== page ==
It’s mid-December already, and I haven’t posted any news so far on account of being in Hanoi for the first couple of weeks, and then falling majorly sick after returning. So rather than trying to catch up with three week’s worth of archaeology news from Southeast Asia, here’s all of them in one brilliant link dump, sorted by date (most recent ones first) and country.
In this second part of the Ancient Script of Southeast Asia (click here for part 1), we’ll explore two more exhibits from the Aksara: The Passage of Malay Scripts exhibition at the National Library of Singapore. These two pieces are from Terengganu in Malaysia, and Java in Indonesia.
The first exhibit, the Terengganu Scripted Stone, stands at the mouth entrance between the Sacred Writings gallery and the Islamic gallery. Anyone who’s visited the Terengannu State Museum (where the original sits) or the National History Museum in Kuala Lumpur would instantly recognise this Terengganu Stone. I hear it also features in the Malaysian history textbooks as well.
Discovered in the late 19th century, the Terengganu Inscribed Stone, or Batu Bersurat, dates to the 14th century and is the oldest evidence for Islam in Malaysia. The script used is Jawi while the language is Malay, and the inscription describes a set of Islamic laws, as well as proclaiming Islam as the state religion. As to which state this may be remains unclear – the region of Terengganu was known to be under the influence of Srivijaya as late as the 13th century, while the Terengganu Sultanate only dates as far back as the 18th century. The stone is inscribed on four sides, although it probably would have been larger – as you can guess, the top portion of the stone has been broken off and is probably lost for all time…
I was surprised that these “venetian blinds” were not mentioned in the exhibition guidebook. While they may look like a set of ancient venetian blinds, they are actually a collected set of palm leaves on which a Balinese script is written. This is the Pararaton, or the Javanese Book of Kings, which is on loan from the National Library of Indonesia. Given that the Pararaton was written in palm leaves, I was surprised to see a copy in such good condition.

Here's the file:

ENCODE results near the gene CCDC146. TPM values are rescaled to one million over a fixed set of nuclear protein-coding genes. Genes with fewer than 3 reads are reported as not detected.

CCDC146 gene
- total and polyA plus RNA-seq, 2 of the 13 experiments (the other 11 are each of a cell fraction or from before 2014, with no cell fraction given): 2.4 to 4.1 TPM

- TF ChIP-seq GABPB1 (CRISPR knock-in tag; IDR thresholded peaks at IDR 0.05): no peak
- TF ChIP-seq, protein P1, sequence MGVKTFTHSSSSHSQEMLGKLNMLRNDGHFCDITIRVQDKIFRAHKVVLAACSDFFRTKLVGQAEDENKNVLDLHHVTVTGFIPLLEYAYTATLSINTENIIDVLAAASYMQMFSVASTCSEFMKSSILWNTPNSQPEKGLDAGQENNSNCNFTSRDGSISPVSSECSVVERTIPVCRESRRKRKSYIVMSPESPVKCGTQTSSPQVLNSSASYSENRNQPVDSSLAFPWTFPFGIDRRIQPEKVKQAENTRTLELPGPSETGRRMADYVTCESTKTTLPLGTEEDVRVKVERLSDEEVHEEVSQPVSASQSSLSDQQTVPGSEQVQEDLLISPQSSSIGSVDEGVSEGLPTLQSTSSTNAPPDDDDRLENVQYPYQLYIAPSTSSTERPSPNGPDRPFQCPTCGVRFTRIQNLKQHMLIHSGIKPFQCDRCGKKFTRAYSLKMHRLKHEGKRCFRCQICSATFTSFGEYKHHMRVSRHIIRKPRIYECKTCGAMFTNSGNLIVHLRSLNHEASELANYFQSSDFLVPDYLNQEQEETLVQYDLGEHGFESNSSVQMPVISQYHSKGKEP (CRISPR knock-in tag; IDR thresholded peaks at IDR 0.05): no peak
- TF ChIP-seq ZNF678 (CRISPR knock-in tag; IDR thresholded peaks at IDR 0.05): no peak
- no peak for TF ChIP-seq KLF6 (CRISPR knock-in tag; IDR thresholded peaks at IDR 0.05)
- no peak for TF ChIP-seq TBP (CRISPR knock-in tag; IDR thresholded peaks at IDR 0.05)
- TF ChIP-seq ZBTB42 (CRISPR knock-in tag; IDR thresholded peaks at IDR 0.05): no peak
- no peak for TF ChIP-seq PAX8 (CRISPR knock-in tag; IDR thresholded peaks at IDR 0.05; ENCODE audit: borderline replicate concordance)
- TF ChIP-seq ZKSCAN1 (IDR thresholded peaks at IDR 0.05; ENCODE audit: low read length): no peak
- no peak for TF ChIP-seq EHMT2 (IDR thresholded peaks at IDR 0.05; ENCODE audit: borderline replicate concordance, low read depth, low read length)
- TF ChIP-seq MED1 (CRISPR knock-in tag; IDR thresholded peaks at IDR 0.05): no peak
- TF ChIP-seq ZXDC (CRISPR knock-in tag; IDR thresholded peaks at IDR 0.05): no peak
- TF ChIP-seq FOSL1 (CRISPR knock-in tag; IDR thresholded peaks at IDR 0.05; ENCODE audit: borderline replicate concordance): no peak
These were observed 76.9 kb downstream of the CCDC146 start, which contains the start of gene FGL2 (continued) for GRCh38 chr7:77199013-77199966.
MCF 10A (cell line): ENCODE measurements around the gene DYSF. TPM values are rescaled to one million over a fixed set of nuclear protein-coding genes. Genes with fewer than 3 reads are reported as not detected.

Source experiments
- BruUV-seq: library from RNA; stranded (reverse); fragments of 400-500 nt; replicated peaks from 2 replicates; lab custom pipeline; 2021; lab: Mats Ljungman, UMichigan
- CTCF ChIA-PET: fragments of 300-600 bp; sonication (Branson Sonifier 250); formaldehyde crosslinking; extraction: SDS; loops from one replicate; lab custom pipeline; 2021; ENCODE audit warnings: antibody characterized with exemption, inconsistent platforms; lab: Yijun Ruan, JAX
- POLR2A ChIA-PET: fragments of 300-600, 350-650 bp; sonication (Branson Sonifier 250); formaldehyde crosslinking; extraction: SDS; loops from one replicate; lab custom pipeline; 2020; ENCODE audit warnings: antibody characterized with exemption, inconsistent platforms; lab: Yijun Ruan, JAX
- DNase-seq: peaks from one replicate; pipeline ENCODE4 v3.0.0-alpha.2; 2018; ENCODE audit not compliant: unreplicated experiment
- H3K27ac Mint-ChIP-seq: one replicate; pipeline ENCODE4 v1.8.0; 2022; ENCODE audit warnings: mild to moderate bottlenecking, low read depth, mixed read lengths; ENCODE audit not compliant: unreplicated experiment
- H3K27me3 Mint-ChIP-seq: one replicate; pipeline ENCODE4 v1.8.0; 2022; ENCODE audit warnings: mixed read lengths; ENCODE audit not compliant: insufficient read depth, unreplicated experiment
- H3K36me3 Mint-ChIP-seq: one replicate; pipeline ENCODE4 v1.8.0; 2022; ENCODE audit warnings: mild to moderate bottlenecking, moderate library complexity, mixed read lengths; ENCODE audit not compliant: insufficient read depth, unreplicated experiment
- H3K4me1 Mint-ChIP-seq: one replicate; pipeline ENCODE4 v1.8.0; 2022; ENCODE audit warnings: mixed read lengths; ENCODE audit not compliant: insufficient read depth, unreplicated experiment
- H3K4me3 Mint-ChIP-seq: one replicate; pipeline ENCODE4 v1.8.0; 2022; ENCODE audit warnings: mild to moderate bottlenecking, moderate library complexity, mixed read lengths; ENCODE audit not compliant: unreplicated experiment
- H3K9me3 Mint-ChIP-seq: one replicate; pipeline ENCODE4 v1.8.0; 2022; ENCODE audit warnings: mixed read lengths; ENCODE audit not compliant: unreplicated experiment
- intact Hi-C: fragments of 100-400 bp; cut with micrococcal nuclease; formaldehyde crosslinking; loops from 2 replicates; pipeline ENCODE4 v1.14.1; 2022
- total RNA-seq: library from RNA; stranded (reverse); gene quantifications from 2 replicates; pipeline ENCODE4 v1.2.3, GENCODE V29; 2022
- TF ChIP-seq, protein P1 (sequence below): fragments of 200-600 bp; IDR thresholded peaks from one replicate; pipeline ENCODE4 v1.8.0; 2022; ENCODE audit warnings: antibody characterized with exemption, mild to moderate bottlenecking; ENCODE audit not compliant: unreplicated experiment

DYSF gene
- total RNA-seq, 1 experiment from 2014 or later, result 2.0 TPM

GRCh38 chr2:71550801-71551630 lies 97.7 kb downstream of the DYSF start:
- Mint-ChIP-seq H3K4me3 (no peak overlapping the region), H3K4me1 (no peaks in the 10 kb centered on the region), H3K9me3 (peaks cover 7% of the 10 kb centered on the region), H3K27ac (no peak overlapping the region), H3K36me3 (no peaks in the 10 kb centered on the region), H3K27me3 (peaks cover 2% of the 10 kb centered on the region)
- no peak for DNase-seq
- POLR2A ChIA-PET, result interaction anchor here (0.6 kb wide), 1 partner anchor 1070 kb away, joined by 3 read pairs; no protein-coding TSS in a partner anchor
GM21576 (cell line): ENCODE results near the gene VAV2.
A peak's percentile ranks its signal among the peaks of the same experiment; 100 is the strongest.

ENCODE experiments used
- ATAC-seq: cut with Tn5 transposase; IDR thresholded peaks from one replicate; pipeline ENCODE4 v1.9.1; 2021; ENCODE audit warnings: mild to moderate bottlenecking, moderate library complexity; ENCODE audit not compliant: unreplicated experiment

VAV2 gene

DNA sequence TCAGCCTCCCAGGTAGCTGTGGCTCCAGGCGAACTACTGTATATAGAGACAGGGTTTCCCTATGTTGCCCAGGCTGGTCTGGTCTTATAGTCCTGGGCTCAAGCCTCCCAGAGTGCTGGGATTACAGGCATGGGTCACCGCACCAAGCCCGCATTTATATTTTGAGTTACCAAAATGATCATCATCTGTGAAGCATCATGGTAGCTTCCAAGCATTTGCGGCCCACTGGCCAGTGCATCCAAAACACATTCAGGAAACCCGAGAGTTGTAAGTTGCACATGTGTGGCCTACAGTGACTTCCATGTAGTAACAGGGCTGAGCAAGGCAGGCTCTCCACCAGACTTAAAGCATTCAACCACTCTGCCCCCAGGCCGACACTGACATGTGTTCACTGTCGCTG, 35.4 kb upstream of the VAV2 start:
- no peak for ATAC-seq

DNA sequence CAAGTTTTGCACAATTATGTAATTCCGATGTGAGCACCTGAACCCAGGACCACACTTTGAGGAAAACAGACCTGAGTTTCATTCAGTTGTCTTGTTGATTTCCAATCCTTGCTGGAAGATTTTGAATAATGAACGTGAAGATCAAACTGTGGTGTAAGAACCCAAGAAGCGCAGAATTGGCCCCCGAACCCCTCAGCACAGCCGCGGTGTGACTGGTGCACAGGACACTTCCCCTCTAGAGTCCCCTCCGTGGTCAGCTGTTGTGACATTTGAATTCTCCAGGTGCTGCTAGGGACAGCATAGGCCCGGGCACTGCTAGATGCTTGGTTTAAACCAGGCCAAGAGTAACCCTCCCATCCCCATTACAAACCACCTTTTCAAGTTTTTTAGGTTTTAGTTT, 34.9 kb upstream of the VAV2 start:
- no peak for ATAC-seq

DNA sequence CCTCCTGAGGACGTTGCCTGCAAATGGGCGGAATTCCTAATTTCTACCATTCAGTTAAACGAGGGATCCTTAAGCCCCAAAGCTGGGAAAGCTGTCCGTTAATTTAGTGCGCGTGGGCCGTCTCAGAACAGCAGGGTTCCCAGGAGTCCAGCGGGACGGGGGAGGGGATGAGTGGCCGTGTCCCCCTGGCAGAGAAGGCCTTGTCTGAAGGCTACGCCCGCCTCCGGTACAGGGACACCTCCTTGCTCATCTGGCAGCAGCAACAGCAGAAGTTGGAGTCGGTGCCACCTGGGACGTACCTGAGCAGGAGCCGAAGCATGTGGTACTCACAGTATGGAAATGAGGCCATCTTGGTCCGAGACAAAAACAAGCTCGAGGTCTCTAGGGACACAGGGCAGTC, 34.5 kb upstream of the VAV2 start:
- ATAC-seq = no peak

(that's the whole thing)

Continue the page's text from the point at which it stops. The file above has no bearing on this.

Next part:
Here’s a closer look at the Pararaton and the Balinese script. As one can guess from the name, the Javanese Book of Kings describes the events during the rule of the kings of the Singosari kngdom and Majapahit Empire which was centred in Java. Although the date of this particular copy is unknown, the Pararaton was first written at the end of the 15th century. Like its Malay counterpart the Sejarah Melayu (the Malay Annals), the Pararaton is a mix of myth, legend and historical events, which make some of its contents suspect when using it as a source for historical events. Unlike the Malay Annals, the Pararaton is made more difficult to read accurately because the record of kings and nobility mentioned in it are referred to by title rather than name!
Strangely enough, the Aksara exhibition did not feature the only ancient inscription from Singapore: the Singapore Stone. The Singapore Stone is a sad page from the local book of archaeology: this inscribed boulder once stood at the mouth of the Singapore River and may have potentially been the very same stone mentioned in the Malay Annals, but early in Singapore’s modern history, the British decided to blow up the stone in order to widen the mouth of the Singapore river. Only fragments of the stone remain, one of which is exhibited in the permanent collection of the National Museum of Singapre and to this date remains undeciphered.